It was Dec. 8, 1995 — a mild, sunny morning in Denver. The snow-capped Rockies gleamed in the distance. The Canadian winter was a thousand miles away.
The night before, we had watched Patrick Roy, whose head must have been spinning, lose his first start for the Avalanche, a 5-3 defeat at the hands of the Edmonton Oilers five nights after his disastrous final game for the Canadiens. Roy was the story, but the only thing I can remember about the game was a fight in which Colorado’s Chris Simon demolished Edmonton’s Kelly Buchberger.
The next morning, I took a shuttle to Denver International Airport with Michael Farber of Sports Illustrated and former Canadiens captain Mike Keane. Colorado’s next game was against the Senators in Ottawa, and GM Pierre Lacroix had invited Farber and me to hitch a ride on the Avalanche charter.
There was one theme on the way to the airport: Keane’s unhappiness at being traded. For no reason at all, inexperienced GM Réjean Houle had tossed Keane into the Roy deal, when the return wasn’t nearly enough for Roy alone. Like Kirk Muller when he was traded to the Islanders, Keane was heartbroken. He loved being captain of the Canadiens, loved the team, loved Montreal.
He was still talking about it as we stepped off the shuttle and strolled across the concrete toward the waiting plane. Then Keane looked up and in mid-sentence, he changed his mind: This, he said, might not be so bad after all.
Unlike the Canadiens, who flew a commercial Air Canada charter that wasn’t much different from any Air Canada flight, the Avalanche had a team plane they shared with the NBA Denver Nuggets.
As we boarded the plane from the rear and walked through the players’ quarters at the back, we saw one of the benefits of a plane catering to the NBA: seven-foot bunks for the players. Chandeliers hung from the ceiling. Even the cheap seats up front were like first class on steroids.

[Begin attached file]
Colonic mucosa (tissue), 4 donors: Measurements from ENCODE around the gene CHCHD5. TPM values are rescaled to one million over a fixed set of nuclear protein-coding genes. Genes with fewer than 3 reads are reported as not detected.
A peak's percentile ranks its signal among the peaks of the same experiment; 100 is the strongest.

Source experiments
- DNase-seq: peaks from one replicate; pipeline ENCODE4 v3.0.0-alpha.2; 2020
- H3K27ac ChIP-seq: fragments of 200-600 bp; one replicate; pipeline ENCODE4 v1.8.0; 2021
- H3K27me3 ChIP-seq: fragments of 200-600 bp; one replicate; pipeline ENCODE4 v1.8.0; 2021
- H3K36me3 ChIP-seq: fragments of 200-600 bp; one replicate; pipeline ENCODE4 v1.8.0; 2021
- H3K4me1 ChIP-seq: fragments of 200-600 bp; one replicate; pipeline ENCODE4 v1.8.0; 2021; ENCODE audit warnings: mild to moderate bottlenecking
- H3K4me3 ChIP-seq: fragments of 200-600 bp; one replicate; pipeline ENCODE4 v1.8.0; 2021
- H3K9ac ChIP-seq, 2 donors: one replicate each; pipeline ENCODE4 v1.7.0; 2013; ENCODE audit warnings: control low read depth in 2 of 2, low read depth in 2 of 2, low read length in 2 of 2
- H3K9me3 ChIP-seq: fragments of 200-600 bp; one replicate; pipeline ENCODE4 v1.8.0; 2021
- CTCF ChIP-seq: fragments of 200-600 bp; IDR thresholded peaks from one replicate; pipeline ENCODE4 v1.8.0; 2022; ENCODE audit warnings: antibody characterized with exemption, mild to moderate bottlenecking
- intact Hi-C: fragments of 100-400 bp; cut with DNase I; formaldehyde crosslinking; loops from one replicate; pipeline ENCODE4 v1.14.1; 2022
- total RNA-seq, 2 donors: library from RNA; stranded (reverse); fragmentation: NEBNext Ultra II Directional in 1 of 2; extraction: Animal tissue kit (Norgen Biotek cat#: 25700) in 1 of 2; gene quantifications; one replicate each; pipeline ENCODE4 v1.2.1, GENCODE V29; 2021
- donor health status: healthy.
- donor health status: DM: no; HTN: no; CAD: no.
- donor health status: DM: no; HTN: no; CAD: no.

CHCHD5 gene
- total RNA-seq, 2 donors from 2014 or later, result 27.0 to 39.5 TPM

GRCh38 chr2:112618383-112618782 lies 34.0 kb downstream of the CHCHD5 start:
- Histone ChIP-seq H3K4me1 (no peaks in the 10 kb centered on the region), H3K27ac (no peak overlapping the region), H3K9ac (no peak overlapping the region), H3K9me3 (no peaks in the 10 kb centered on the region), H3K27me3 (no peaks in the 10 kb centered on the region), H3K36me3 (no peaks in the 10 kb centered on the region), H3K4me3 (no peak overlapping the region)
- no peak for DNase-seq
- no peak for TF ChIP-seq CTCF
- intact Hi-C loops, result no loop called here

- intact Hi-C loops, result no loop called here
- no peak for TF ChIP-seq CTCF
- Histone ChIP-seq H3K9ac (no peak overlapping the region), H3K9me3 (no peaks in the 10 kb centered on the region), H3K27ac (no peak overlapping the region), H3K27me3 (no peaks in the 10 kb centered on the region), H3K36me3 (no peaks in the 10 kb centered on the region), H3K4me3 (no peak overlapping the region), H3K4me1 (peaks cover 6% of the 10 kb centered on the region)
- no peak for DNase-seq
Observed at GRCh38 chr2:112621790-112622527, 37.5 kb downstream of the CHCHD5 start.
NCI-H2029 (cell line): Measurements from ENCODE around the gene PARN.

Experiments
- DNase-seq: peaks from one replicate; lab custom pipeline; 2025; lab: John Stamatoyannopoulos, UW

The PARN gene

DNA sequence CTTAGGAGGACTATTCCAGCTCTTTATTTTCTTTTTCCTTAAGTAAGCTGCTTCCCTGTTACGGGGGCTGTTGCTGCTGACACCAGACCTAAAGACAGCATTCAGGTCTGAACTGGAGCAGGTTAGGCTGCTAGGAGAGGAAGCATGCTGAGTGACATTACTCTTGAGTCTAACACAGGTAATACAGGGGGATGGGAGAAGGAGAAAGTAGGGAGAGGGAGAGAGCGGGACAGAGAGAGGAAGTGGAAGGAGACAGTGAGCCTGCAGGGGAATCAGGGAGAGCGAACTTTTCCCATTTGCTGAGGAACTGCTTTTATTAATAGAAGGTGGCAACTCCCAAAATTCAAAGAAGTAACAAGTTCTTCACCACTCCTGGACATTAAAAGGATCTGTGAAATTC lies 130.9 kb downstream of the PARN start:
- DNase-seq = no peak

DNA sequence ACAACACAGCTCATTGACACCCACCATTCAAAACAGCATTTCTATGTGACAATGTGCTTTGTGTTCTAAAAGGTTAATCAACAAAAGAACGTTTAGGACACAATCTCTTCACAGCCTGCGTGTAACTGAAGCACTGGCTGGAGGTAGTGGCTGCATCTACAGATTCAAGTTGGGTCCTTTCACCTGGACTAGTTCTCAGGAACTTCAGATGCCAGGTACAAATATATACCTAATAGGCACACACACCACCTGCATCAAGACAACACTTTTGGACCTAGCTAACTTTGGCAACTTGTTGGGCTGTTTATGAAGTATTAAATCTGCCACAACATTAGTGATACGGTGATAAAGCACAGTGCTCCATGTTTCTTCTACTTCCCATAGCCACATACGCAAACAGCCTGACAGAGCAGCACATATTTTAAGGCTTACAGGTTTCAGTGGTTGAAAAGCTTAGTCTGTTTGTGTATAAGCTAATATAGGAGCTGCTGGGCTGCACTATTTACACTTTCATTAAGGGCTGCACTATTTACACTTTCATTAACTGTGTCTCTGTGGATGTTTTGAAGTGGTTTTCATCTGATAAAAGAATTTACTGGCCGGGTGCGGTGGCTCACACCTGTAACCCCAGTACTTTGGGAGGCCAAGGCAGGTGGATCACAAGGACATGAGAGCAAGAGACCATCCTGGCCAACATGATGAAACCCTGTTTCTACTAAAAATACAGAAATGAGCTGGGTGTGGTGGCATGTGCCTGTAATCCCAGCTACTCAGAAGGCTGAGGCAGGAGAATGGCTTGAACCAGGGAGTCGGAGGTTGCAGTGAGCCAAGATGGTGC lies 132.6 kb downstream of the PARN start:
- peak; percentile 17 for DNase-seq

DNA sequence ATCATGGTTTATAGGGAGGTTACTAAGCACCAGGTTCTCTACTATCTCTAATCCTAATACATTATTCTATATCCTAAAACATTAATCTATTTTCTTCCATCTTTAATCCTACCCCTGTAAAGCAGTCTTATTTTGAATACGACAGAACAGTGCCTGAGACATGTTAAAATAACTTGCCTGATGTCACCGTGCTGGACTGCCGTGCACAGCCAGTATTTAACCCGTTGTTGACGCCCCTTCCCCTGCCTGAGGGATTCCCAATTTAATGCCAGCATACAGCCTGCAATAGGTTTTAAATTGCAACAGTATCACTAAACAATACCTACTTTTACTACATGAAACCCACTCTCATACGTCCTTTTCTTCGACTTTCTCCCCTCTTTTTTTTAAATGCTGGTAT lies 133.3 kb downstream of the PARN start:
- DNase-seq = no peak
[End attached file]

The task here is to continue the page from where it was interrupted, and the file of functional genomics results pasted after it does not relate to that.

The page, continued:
So Mike Keane and Patrick Roy would be just fine. The Canadiens — not so much. The two ex-Habs, of course, would ride that charter to a Stanley Cup the following spring, while the trade plunged the Canadiens into a quarter-century tailspin from which the organization has yet to fully recover.
Keane came to mind this past week because, as the team tries to find its way out of a very deep hole and reclaim its place as one of the premier organizations in the sport, it is once more without a captain — and in Brendan Gallagher, the Canadiens have a player who is like Keane with a scoring touch.
Keane, a 5-10, 190-pound winger (both numbers on the generous side) parlayed modest talents and maximum sandpaper into quite a career: 1,161 games played over 16 seasons, 168 goals, 302 assists and three Stanley Cups — with Montreal in 1993, Colorado in 1996 and the Dallas Stars in 1999.
Unfortunately for the Habs, Keane was one of the captains caught in the revolving door of the 1990s that saw Chris Chelios, Guy Carbonneau, Kirk Muller, Keane and Pierre Turgeon shipped out of town in quick succession.
Gallagher, like Keane, is a middleweight who punches above his weight class. He is a straightforward, hockey-loving guy who will sacrifice pieces of his body to get in front of the net. Like Keane, he is liked and respected by everyone he encounters.
Keane never had more than 16 goals or 36 points in his career, but he was special. Long after it was common practice, he spent five seasons with the Manitoba Moose following a 16-year NHL career — for no other reason than pure love of the game.
There’s no question Weber can be captain. The only question is why he would want the aggro in a town where “hockey fan” is too often synonymous with deranged, demented and deluded — and segments of the media make the fans look sane. Giving the captaincy to Gallagher instead wouldn’t be an insult to Weber, it would be an act of mercy. No one who isn’t comfortable in the role should have to endure what the Canadiens captain puts up with every day.
Under the circumstances, it makes more sense to go with Gallagher, a guy who leads in every conceivable way, on and off the ice, who is comfortable with the media and who speaks at least a little French.
Looking to the future, Gallagher could conceivably spend a decade as captain of the Canadiens. The Habs should give the young man the job — and hope that he isn’t strolling across the tarmac at the Denver Airport 18 months from now, bound for the Avalanche charter and Stanley Cups in other cities.